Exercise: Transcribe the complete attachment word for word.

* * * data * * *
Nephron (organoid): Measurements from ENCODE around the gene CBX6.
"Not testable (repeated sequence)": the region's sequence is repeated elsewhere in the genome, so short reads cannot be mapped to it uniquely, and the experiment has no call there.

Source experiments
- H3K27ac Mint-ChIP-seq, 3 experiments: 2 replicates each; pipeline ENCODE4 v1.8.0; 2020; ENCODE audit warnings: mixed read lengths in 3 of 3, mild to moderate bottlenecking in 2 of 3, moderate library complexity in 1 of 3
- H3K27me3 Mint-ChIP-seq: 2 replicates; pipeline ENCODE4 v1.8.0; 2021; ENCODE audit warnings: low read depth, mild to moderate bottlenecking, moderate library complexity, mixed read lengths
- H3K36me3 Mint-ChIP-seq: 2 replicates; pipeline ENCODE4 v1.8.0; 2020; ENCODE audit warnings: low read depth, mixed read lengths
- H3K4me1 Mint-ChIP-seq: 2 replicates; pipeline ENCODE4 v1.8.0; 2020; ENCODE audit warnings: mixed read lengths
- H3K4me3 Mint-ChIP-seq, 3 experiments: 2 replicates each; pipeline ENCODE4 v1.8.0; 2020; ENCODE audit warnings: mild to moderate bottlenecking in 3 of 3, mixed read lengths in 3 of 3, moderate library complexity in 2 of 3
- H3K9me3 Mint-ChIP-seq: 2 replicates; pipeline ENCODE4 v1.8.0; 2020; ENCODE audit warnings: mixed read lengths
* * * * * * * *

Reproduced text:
Nephron (organoid): Measurements from ENCODE around the gene CBX6.
"Not testable (repeated sequence)": the region's sequence is repeated elsewhere in the genome, so short reads cannot be mapped to it uniquely, and the experiment has no call there.

Source experiments
- H3K27ac Mint-ChIP-seq, 3 experiments: 2 replicates each; pipeline ENCODE4 v1.8.0; 2020; ENCODE audit warnings: mixed read lengths in 3 of 3, mild to moderate bottlenecking in 2 of 3, moderate library complexity in 1 of 3
- H3K27me3 Mint-ChIP-seq: 2 replicates; pipeline ENCODE4 v1.8.0; 2021; ENCODE audit warnings: low read depth, mild to moderate bottlenecking, moderate library complexity, mixed read lengths
- H3K36me3 Mint-ChIP-seq: 2 replicates; pipeline ENCODE4 v1.8.0; 2020; ENCODE audit warnings: low read depth, mixed read lengths
- H3K4me1 Mint-ChIP-seq: 2 replicates; pipeline ENCODE4 v1.8.0; 2020; ENCODE audit warnings: mixed read lengths
- H3K4me3 Mint-ChIP-seq, 3 experiments: 2 replicates each; pipeline ENCODE4 v1.8.0; 2020; ENCODE audit warnings: mild to moderate bottlenecking in 3 of 3, mixed read lengths in 3 of 3, moderate library complexity in 2 of 3
- H3K9me3 Mint-ChIP-seq: 2 replicates; pipeline ENCODE4 v1.8.0; 2020; ENCODE audit warnings: mixed read lengths